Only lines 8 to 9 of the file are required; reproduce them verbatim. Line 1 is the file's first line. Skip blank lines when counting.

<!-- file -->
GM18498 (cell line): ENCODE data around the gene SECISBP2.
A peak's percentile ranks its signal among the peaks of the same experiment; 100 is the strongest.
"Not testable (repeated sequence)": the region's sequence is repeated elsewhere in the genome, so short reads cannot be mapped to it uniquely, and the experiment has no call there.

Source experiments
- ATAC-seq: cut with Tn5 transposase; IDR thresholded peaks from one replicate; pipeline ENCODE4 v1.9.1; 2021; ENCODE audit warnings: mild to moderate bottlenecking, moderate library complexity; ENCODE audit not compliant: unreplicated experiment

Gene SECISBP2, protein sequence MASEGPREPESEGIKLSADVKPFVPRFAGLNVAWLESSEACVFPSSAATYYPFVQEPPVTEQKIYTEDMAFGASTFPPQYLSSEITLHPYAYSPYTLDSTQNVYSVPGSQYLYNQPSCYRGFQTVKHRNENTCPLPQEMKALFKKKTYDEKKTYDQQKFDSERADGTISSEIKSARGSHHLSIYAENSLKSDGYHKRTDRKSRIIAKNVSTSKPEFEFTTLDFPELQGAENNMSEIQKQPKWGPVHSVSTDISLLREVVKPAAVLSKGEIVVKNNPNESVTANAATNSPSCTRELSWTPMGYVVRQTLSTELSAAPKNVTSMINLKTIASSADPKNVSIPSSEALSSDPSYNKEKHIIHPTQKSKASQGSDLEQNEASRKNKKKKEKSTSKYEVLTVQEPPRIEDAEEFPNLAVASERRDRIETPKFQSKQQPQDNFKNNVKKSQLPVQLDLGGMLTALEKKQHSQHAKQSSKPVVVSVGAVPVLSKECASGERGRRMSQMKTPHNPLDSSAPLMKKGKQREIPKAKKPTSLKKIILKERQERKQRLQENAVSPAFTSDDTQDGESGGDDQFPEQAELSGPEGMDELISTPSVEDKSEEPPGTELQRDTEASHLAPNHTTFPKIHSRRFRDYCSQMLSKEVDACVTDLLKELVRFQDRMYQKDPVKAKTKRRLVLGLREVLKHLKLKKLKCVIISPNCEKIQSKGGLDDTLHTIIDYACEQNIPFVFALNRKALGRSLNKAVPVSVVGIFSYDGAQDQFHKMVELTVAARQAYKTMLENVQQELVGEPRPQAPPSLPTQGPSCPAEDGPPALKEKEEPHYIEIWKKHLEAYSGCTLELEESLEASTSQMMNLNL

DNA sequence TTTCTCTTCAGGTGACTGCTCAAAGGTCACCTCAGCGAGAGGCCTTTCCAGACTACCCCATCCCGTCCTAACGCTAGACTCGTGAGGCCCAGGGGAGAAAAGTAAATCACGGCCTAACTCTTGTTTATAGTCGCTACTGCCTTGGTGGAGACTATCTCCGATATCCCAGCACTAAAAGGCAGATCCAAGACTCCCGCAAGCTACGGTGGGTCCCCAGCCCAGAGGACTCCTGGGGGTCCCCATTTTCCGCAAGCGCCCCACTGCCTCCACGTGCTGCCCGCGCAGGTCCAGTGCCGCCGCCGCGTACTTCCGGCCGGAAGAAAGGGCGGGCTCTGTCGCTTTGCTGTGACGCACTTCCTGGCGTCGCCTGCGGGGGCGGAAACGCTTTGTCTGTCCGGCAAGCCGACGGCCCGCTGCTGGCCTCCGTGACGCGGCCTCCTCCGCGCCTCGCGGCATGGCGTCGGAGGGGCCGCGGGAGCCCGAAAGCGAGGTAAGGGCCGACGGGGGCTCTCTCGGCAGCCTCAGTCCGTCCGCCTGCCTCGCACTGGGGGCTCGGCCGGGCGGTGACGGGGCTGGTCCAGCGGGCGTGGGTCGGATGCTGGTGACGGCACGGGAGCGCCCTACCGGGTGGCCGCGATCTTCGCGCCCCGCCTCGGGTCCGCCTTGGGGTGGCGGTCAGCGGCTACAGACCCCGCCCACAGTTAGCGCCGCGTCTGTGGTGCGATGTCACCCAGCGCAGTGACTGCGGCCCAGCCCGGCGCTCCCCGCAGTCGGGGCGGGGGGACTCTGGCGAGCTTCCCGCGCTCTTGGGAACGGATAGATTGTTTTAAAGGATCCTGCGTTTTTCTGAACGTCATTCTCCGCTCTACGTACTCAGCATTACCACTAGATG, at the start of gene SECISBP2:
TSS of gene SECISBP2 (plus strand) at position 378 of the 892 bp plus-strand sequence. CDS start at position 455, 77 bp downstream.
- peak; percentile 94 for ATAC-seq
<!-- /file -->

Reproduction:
TSS of gene SECISBP2 (plus strand) at position 378 of the 892 bp plus-strand sequence. CDS start at position 455, 77 bp downstream.
- peak; percentile 94 for ATAC-seq